You cannot fool markets

Thursday, December 18, 2014

By Farrokh Langdana, Director, Executive MBA Program & Professor of Finance and Economics

Faculty Blog:

You can fool your people. You can fool your family. You can fool your country. You can fool other countries. You can even try and fool the angels in heaven. But you cannot fool markets.

On December 15, 2014, the ruble fell to a new record low against the dollar, offering a clear signal that a panicked market had not been persuaded by the Russian central bank’s decision to jack up its benchmark interest rate by 6.5 percentage points to 17%.

Russian President Vladimir Putin can try and amass all the gold that he likes – Russia has bought about 150 metric tons of gold in 2014 – and has been asking the Europeans for only gold in exchange for gas. But gold does not make a currency strong. It can back the currency, it can give it some temporary value (a la the Bretton Woods accord), and it can impose some discipline on the country's central bank. But the real fundamental strength of a currency is in its intangibles, NOT in gold.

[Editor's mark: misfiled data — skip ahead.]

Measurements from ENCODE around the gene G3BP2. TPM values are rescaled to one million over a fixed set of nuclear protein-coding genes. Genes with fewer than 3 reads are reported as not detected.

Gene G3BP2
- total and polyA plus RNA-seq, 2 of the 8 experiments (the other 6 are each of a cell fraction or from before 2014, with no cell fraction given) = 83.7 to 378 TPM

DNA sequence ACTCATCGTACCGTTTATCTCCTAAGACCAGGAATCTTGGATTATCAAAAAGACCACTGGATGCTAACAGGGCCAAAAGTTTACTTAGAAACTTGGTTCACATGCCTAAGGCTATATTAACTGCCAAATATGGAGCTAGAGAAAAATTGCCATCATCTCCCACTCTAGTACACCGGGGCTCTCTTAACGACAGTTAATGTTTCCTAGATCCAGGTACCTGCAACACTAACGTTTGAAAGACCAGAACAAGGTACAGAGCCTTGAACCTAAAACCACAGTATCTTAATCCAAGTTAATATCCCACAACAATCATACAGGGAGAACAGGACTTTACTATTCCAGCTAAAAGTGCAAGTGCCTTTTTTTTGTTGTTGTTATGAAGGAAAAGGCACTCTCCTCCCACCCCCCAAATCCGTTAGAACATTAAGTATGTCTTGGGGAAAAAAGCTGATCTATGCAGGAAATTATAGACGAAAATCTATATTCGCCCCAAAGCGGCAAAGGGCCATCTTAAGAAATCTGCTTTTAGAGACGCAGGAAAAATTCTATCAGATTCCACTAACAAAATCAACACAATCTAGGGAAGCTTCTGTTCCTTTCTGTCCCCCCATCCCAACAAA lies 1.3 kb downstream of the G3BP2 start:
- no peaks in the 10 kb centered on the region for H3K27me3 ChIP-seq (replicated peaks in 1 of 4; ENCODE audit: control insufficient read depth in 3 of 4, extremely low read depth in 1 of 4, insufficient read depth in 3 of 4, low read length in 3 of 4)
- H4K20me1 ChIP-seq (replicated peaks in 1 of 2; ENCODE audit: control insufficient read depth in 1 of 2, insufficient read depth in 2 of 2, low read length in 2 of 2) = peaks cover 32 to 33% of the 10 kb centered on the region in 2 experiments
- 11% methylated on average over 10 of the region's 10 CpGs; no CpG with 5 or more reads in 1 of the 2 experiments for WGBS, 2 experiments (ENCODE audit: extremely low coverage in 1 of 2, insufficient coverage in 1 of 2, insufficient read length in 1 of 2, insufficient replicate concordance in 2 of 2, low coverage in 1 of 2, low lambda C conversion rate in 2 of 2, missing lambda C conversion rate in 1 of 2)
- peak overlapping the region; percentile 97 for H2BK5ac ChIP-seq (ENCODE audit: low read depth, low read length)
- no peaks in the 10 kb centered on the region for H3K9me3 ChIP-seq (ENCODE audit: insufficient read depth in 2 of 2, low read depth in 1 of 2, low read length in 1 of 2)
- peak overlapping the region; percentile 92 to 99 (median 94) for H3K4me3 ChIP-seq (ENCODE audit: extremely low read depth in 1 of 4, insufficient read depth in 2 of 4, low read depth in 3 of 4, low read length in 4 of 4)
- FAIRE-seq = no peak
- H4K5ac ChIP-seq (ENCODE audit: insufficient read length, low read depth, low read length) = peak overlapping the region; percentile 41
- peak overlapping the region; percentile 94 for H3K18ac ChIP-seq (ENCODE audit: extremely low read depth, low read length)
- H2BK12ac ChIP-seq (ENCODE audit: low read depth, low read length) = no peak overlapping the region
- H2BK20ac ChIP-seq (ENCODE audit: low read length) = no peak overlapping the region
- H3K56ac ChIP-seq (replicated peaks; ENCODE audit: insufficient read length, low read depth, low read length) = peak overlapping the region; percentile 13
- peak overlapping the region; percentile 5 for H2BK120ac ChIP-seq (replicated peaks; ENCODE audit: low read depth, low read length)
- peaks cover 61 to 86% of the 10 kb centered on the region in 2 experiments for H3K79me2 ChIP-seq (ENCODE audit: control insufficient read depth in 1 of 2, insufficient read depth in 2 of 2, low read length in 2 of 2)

Strength in a currency comes from the long-term strength of the country's institutions, its long-term macro outlook, and the value of its human capital – not from resources in the ground such as oil and gas – and its relative reputation and credibility in the world. Putin can act like he will peg the ruble to gold, but he cannot fool markets who know that Russia is a paper bear, imploding from within.

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TAGS: Business Insights Executive MBA Faculty Farrokh Langdana Finance MBA Thought Leadership